“The Metropolitan Museum of Art says this is the most visited painting they have,” Suozzi said of the Leutze’s version. “It’s a beautiful, inspirational painting…but it’s completely inaccurate. [Mort’s] painting will be the one they’re putting in textbooks one day.”

David Hackett Fischer, a Pulitzer Prize-winning author of Washington’s Crossing, which Küntsler read while working on the project, called the piece a “major effort at accuracy from a study of the historical evidence.”

While saying one can’t compare to the other, Fischer, a history professor at Brandeis University in Massachusetts since 1962, stated that Küntsler went farther in the direction of using primary resources in creating the painting than Leutze.

“The results are interesting and attracting to a historian’s eye. I think the Leutze painting is a cultural icon of great imminence and will always remain so. It operates on a different level that way so I don’t think it’s useful to try to compare their merits because they’re different sources of work with different purposes.”

News

The Village of Mineola Board recently approved Maxim Hygiene, a feminine hygiene products distribution company, to sell food at its 121 East Jericho Tpke. location. 

 

Owner Kenneth Alvandi plans to offer gluten-free food and natural beverages at the shop. He’s operated in Mineola since January.

 

“Everything we would buy has a long shelf life,” he said. “It’s all pre-packaged, not cooked.”

The Mineola School District Board of Education assessed the district’s performance in recent New York State assessment and Regents testing; performance that Superintendent of Schools Dr. Michael

Nagler noted was in need of improvement at a July 24 board meeting.

 

Nagler addressed issues that students have been encountering with the recently-mandated state assessments, noting the difference in effectiveness between what he called “formative testing,” or testing on a regular basis, and “summative testing,” which is done annually, typically at the end of the school year.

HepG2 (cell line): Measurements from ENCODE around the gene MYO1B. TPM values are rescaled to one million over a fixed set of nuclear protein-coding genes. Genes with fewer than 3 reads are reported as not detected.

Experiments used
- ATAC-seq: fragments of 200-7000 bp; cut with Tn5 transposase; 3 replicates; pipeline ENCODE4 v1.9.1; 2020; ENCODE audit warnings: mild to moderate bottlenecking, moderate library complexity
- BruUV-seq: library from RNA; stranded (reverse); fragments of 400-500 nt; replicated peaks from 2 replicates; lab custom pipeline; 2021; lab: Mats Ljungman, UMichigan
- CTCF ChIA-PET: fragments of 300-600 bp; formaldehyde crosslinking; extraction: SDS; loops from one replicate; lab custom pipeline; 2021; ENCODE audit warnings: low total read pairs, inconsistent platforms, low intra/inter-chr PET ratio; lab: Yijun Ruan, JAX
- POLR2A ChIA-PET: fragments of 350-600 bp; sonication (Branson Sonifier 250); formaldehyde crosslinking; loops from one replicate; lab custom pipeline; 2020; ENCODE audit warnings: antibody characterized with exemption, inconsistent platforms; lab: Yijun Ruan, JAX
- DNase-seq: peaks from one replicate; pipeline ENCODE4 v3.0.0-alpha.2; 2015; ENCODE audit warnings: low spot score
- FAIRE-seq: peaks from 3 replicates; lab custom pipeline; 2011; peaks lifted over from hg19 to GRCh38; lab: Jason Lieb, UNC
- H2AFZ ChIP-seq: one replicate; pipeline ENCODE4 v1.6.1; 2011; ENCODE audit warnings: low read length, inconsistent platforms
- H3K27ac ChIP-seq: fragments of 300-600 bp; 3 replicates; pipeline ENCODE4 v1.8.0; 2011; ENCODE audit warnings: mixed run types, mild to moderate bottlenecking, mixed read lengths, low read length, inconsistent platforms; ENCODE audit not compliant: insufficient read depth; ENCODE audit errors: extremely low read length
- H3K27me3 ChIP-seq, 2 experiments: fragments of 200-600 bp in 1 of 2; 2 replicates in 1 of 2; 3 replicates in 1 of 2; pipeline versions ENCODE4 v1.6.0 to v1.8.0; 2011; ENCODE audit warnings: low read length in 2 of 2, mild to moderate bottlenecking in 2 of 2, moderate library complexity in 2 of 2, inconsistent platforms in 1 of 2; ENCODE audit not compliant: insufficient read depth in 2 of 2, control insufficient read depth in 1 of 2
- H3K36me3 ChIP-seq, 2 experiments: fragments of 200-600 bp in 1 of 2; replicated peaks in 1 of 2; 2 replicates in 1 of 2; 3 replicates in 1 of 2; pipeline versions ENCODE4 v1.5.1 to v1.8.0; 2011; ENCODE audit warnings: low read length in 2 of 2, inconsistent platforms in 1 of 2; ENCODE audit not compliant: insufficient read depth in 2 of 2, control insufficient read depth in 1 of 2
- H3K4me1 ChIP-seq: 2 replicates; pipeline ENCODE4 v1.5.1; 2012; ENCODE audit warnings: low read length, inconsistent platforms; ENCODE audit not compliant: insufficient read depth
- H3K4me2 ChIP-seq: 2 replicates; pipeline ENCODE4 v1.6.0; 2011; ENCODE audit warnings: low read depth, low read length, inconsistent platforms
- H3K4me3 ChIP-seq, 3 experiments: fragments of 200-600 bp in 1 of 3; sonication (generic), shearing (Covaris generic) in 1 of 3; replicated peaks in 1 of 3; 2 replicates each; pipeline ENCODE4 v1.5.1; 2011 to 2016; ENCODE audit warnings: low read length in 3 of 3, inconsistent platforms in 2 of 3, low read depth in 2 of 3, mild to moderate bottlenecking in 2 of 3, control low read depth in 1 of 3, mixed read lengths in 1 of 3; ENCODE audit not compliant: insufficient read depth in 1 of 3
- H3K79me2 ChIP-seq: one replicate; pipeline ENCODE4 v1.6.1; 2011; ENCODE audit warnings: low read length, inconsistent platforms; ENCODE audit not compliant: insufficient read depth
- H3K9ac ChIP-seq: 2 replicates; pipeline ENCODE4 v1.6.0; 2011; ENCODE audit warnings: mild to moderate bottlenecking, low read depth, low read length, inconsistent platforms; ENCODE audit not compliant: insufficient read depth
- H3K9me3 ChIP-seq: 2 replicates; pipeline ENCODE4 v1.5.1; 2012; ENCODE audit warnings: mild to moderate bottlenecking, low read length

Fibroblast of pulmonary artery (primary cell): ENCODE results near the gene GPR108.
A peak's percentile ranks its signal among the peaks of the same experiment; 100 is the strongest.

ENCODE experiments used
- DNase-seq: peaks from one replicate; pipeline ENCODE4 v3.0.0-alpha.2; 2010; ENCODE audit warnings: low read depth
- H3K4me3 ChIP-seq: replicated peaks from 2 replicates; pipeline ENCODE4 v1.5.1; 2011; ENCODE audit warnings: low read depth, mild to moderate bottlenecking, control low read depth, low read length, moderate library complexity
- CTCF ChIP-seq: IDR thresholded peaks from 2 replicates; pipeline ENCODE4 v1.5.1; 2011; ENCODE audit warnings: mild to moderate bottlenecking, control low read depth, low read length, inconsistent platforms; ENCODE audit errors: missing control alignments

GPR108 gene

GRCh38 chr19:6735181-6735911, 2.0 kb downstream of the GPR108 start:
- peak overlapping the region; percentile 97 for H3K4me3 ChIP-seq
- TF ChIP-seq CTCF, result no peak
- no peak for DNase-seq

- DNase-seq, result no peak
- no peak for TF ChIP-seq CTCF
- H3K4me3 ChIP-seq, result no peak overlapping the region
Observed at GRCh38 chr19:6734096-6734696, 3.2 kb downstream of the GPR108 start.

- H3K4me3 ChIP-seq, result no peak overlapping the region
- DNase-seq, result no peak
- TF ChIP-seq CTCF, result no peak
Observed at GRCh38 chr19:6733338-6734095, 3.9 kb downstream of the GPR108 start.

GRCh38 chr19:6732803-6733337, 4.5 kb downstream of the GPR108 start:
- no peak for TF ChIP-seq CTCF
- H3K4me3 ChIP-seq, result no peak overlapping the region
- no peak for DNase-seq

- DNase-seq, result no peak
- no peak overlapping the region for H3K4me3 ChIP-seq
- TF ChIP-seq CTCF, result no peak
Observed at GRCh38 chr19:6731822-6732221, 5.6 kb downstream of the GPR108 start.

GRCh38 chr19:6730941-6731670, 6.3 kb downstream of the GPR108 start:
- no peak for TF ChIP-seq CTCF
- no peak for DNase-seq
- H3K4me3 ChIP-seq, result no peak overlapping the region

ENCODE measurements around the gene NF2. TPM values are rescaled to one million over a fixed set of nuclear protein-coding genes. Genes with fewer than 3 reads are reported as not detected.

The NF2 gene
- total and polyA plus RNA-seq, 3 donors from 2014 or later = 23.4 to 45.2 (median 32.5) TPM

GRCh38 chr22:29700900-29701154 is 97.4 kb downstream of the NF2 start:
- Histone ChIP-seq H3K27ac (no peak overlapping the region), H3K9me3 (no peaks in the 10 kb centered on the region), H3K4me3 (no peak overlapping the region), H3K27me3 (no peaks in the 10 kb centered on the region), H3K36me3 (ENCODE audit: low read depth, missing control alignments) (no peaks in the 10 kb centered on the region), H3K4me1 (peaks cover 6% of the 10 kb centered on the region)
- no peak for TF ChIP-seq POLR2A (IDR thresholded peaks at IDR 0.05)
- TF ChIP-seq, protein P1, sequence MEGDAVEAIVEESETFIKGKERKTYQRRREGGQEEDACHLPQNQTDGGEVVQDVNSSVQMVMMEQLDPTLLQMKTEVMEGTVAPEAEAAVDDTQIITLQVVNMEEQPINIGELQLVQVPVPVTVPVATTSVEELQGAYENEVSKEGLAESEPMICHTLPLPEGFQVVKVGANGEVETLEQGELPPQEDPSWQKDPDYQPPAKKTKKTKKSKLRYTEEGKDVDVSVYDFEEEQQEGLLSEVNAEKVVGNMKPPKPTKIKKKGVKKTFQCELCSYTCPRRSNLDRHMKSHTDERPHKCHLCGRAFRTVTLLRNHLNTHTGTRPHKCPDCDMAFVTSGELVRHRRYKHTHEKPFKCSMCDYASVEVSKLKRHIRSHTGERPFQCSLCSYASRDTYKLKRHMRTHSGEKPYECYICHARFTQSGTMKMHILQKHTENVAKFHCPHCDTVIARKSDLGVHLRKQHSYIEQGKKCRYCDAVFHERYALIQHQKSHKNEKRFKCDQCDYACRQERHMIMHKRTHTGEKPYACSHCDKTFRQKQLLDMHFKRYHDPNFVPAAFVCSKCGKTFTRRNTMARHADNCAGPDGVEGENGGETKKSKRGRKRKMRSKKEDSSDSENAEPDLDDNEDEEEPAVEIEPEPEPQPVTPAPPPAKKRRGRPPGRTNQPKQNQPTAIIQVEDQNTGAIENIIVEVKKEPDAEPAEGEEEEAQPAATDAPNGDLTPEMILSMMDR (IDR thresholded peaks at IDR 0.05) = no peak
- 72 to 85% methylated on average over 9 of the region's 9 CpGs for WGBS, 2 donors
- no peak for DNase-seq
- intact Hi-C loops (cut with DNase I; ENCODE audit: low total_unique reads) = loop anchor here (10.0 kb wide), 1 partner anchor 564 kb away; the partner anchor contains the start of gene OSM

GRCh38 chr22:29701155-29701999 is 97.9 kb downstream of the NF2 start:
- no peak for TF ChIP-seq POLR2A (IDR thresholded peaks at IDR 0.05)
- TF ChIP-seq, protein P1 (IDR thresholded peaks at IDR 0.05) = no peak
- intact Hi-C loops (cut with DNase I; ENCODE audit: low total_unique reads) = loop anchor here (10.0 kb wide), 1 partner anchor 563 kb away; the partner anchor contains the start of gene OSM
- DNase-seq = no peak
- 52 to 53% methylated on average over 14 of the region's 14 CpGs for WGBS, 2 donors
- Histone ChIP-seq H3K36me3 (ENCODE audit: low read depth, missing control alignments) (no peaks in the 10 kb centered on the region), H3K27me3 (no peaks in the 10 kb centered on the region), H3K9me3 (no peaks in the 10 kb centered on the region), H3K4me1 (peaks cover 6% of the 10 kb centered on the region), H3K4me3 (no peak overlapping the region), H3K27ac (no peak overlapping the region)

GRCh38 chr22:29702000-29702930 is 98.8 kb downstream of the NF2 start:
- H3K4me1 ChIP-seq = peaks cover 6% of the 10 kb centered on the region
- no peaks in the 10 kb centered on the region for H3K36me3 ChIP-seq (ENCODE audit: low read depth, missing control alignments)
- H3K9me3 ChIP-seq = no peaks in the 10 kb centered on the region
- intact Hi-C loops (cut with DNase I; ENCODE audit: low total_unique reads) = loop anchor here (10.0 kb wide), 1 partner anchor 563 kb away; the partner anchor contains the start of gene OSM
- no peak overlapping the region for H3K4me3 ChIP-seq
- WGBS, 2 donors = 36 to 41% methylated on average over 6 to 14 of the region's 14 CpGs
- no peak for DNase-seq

Sports

 Students at Charles Water Karate & Fitness, located at 122 Hillside Avenue in Williston Park recently received belt promotions after successfully completing a series of extensive exams.

 

“Our goal at Charles Water Karate & Fitness is to facilitate mental growth enabling our students to reach their highest potential as human beings,” says Charles Water, owner and director of the school.

“Our studio teaches students how to defend themselves responsibly while instilling self-confidence, self-discipline and respect for others.”

Mineola Hurricanes 10U offense was too much for L.I. Saints in 14-5 rout on Thursday July 17, at Willis Avenue Field in Mineola. With 11 runs in the first three innings, The Hurricanes left no doubt about the eventual outcome.

 

An RBI triple by Kevin Pusey, a steal of home by Kevin Pusey, and an RBI single by James Raziano during the first inning and an RBI single by Jack Mackay, a three-run triple by T.J. McManus put runs on the board early. 


Calendar

Concert In The Park - August 1

Boot Camp - August 2

Six Gun Concert - August 3


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1959: The Year The Music Stopped Playing